Wednesday, October 9, 2013

WEEK 6: Game Project Development DESN 3010: Assignment 2 Due next week!

So you should be blocking now. A lot of animators use this method of stepped keys to block out their animation with solid posing and all the major details such as facial expressions, hand gestures, eye direction but NOT lip sync. They check and recheck for strong silhouettes and keep honing their timing until it seems perfect before moving forward.

Here's a great example of blocking from Kevin Webb.
He describes this video as the result of a day's work. I think you will agree that was a productive day indeed.

Animation scene blocking from Kevin Webb on Vimeo.

Here's the final result. Notice all the beautiful overlapping action - it's not just pose-to-pose, he's layered on texture in the timing and made everything fluid and lifelike. 14 seconds, no textures, no lighting, no background, no bs. Just great acting and great animation.

Zooey Lipsync from Kevin Webb on Vimeo.

WEEK 6: Asset Development 1 DESN1083: Assignment 2 Due Next Week in Class!

This week you should be starting to put the polish into your weapon concept art. It should have a clean silhouette that you can use as a mask for any finishing effects like gradient lighting. Start thinking about presentation. Here are two examples. 

The first image has blueprint-style images and a photo texture of some paper in the bg. It also has nice lettering and a strong sense of compositional balance. 

The second image is more loose in rendering style but again has a nice balance in terms of image placement and the use of gradients over a simple rough painted texture in the bg.

There's a lot of leeway in the presentation of this piece. Be sure to follow your hand-in parameters very carefully. Watch naming conventions, file sizes and compression guidelines.

Any questions, just ask.

Good luck!

Monday, October 7, 2013

WEEK 6: Motion Studies DESN1136 Assignment 2 Due Today!

Your second assignment is due today in class.

We do have one small topic to cover before we dive into 3D animation in Maya after the break:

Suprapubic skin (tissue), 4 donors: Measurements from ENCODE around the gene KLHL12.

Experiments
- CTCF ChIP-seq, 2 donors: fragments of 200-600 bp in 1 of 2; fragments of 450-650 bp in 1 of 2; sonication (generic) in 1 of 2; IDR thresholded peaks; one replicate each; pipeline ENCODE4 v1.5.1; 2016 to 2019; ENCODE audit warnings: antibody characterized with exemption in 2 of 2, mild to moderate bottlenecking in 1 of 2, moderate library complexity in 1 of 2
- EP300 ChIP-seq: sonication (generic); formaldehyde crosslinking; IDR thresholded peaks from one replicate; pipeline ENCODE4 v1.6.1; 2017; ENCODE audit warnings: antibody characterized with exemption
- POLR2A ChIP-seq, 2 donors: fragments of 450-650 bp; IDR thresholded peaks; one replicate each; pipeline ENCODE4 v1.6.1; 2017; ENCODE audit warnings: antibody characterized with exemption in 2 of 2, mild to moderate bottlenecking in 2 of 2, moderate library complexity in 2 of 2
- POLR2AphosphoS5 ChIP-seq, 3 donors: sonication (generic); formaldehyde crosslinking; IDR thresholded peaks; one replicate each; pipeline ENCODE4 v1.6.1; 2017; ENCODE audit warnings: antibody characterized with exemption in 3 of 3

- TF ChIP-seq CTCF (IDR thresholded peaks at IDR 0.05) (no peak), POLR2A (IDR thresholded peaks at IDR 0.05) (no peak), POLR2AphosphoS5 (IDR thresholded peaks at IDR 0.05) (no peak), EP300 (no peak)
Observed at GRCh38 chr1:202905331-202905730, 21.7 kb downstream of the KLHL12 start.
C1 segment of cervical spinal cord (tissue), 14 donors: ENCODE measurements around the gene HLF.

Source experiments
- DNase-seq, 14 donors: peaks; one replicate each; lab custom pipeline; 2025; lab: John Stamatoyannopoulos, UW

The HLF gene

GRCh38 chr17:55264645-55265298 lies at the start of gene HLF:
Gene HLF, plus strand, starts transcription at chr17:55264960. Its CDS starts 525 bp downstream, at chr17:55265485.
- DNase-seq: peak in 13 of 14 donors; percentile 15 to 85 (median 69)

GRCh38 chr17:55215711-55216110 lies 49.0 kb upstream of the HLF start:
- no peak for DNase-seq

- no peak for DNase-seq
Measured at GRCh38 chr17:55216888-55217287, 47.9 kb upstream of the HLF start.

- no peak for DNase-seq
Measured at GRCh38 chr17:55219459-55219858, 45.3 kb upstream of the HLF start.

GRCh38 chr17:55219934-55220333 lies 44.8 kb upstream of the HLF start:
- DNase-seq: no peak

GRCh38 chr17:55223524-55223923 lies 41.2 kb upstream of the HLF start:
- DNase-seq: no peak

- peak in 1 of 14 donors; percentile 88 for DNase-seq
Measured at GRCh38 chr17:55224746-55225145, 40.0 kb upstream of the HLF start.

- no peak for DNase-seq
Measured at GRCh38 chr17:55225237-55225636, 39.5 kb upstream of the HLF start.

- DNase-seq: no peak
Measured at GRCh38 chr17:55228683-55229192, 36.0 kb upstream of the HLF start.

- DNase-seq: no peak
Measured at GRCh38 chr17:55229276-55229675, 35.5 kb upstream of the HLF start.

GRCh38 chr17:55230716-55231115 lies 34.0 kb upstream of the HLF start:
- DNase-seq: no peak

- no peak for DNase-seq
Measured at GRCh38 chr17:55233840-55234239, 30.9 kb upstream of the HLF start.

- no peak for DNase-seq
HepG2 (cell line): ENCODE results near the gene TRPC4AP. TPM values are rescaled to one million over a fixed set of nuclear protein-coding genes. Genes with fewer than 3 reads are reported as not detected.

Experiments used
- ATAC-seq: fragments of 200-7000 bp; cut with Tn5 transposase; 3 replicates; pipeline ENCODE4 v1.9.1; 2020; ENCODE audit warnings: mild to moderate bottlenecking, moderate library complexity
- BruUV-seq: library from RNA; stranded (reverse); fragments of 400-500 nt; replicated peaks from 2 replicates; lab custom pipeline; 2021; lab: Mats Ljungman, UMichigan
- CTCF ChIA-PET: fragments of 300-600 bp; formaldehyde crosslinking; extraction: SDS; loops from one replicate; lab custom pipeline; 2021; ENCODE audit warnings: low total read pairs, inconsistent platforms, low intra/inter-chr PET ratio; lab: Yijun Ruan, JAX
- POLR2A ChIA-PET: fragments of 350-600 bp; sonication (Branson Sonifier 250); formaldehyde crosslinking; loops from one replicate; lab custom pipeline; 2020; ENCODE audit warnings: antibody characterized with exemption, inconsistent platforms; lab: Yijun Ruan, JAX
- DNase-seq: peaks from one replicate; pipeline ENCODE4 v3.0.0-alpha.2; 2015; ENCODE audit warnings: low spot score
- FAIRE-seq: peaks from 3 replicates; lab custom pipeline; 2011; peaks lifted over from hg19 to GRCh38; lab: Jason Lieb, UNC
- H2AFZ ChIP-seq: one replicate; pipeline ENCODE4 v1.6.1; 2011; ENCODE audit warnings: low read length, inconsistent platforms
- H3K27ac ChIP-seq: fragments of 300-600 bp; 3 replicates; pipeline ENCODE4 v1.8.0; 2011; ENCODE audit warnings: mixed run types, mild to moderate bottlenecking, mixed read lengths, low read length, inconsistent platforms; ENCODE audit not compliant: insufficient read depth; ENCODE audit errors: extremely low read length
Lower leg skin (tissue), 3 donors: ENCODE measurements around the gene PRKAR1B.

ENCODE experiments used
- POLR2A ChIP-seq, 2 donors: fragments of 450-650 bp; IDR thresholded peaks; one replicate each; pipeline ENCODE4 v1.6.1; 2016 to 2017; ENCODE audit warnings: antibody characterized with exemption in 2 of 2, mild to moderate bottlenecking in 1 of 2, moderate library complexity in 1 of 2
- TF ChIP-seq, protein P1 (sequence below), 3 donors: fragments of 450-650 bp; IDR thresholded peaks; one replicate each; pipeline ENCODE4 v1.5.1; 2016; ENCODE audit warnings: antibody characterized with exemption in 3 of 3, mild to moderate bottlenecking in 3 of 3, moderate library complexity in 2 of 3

cartoon characters have skeletons, right?
Anatomy! You've already covered anatomy in your drawing classes so this will be a review. We'll be using various tools to revisit terms you should have learned last year and start working on a specialized drawing based on your character design: an anatomical cartoon study. Next week we'll wrap up with a little 10-question quiz on everything you've studied.

DESN1136 Assignment 3 & 4: Anatomy Study + Quiz
% of final grade: 5% each, TOTAL: 10% 
Assigned: Tuesday, Oct 8, 2013
WEEK 7, Oct 15th at the end of class
*Late assignments are worth 0
Quiz will also take place in the first hour of class. You may write it in either class period. Once your quiz and your assignment are handed in, you're free to go!

Max 1200 px along longest edge @ 72 dpi


Cartoon characters have skeletons, don't they? Of course they do. Draw what's under your
character's skin. This is great preparation for rigging as you consider the joint placement and proportions of anatomy that may need alterations to adapt it from the familiar human skeleton.  Don't just phone it in, make it a nice looking piece of art to go in your portfolio. Draw over the character in PS with the lower layer's opacity very low. Label if you want. And you're not limited to human skeletons - you might need animals, dinosaurs or other skeletons to help you.

Choose one image of your character in a pose and draw a cartoon study of its anatomy. Aim to make your drawing a portfolio piece that shows both your knowledge and your artistic skill.

Exemplary - thorough and well-drawn study of your character's skeleton that shows the skull and major bones of the skeleton adapted to your character's anatomical form and design, special limitations or extra capabilities
Excellent -  a good study of the character's skeleton including all the major landmarks 
Acceptable - a simple drawing that attempts to follow the skeletal form
Not Acceptable - a sparsely detailed or poorly constructed drawing that doesn't follow the character's form